Courtney of Pink Cow Girl: My favorite employee at my school (the secretary) has diabetes (sugar diabetes…but I don’t know if that means type 1 or 2 or if it matters). She also will eat ANY and EVERY kind of candy she can get her hands on. I love to bake cookies, and I want to give her something HEALTHY but…not let her know it. Do you have any delicious diabetic recipes??? I’d love to hear what you suggest as far as the best sweet treat to trick a diabetic!!!
Prevention RD: Can I just say that I think it’s adorable when people refer to diabetes as “sugar diabetes”? 🙂 It makes me smile every time! The majority of diabetics in the US are type 2, meaning they are non-insulin dependent diabetics (don’t have to take shots, or at least not initially…for most). Type 2 diabetes used to be referred to as “adult onset diabetes” but that is no longer true – type 2 diabetes is being diagnosed in kids under the ago of 10 — compliments of the obesity epidemic here in America. Scary, isn’t it? Regardless, type 1 or 2, a diabetic diet is a carbohydrate-controlled diet. Carbohydrates break down to glucose (sugar) in the body, so the words “carbohydrate” and “sugar” are many times used interchangeably. A diabetic can control through the diet how much carbohydrate they intake, and thus controlling how high their blood sugars go. What’s important to understand is that a diabetic can eat “normal” foods, in moderation. Further, a diabetic diet is just like any other diet – the calories from carbohydrate should comprise 50% or more of the diet – not “low carb”. While there are lower-carbohydrate and sugar-free options available, one must remember that portion control is still crucial for blood sugar control (and sugar-free does NOT mean carb-free!). I’ve made several recipes as of late that would qualify as “low-to-moderate” in carbohydrate – Oatmeal Cranberry While Chocolate Chip Cookies (16.2 grams of carbohydrate = 1 carb choice), Oatmeal, Chocolate Chip, and Pecan Cookies (15.5 grams of carbohydrate = 1 carb choice), Chocolate Peanut Butter Cookies (13.2 grams of carbohydrate = 1 carb choice), and Chocolate Chip Chickpea Cookies (13.6 grams of carbohydrate = 1 carb choice). P.S. 1 carb choice = approximately 15 grams of carbohydrate. I hope this helps! Thank you for 1) being an awesome, caring co-worker and 2) asking a great, diabetes-related question! Let me know how she likes them!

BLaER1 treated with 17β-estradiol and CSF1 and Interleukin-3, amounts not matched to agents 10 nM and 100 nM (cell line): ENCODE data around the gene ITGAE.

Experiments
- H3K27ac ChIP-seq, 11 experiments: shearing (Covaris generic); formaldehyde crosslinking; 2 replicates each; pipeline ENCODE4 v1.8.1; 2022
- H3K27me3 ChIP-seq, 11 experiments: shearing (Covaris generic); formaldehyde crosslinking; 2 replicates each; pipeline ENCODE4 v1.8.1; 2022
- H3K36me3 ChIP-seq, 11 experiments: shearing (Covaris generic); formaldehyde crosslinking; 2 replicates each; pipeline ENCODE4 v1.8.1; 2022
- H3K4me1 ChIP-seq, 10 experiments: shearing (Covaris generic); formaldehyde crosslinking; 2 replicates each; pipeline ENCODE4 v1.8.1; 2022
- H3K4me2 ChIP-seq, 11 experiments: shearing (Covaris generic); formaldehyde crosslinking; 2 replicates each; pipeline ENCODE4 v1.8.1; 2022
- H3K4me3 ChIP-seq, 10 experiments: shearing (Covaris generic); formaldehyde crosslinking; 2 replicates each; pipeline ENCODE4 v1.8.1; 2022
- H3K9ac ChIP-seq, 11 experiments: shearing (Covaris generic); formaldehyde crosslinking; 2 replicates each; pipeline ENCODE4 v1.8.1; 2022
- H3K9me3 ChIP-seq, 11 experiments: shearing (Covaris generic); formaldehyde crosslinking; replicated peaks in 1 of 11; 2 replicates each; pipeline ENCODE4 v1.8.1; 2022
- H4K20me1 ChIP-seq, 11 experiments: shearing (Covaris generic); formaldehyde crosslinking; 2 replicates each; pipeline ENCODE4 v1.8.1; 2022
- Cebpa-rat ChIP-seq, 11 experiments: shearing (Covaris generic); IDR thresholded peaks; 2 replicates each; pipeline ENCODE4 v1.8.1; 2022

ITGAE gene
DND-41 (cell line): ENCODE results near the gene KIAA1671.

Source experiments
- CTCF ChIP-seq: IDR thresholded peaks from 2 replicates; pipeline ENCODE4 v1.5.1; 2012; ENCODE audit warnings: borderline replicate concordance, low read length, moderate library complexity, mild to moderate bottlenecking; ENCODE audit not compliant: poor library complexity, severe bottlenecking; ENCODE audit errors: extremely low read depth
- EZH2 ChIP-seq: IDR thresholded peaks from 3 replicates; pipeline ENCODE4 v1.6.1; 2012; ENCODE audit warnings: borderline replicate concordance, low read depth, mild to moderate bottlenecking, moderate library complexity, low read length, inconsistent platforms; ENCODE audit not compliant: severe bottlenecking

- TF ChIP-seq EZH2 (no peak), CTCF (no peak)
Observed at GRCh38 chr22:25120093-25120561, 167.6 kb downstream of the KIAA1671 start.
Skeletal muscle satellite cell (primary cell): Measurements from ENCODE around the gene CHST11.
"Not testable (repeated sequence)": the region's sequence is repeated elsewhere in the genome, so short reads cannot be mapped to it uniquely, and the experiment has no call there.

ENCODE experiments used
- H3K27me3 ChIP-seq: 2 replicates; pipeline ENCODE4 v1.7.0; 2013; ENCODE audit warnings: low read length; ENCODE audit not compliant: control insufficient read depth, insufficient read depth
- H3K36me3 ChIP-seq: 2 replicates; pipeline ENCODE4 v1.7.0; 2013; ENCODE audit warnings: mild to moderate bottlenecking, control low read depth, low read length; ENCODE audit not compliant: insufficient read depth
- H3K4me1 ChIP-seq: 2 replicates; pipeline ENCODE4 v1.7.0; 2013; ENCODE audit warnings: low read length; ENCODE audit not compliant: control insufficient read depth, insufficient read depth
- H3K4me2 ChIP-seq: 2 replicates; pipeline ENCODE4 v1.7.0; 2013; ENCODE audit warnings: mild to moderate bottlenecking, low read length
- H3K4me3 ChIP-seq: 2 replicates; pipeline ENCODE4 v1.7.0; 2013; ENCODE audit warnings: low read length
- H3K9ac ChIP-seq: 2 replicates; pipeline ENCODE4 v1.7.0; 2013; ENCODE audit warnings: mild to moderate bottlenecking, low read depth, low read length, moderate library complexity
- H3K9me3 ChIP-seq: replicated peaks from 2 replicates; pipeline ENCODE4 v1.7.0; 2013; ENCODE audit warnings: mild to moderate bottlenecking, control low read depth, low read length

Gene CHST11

Ambre: I’m recently (thanks to watching Food, Inc.) pretty much not eating meat. On occasion I do eat fish (because I cannot give up sushi). I’m wondering if you can give me some ideas on how many grams of protein I need a day, and if I need to take any other supplements besides a multivitamin? I take a multivitamin supplement. I am also dieting, trying to lose 25 more lbs. I am currently 154lbs, 5’5″.
Prevention RD: Great movie, isn’t it? But, I couldn’t give up sushi either! Life just wouldn’t be worth living (half kidding!)! The average adult requires 0.8 grams of protein per kilogram of body weight (2.2 pounds = 1 kilogram). Therefore, 56 grams of protein a day should meet your protein needs. I would advise seeing a medical provider to under-go simple blood testing to determine whether or not your iron or hemoglobin is low. If so, an iron supplement may be advisable. In the mean time, pair high-iron non-heme sources such as leafy greens with vitamin C-containing fruits and vegetables such as tomatoes, citrus fruit, red bell peppers, and melon. For non-heme iron to be absorbed, vitamin C is required in the meal. As long as you are free of chronic disease and other co-morbidities, following a diet meeting the DRI’s + your multivitamin, you are likely meeting your nutritional needs. Thanks for the question, good luck in your weight loss!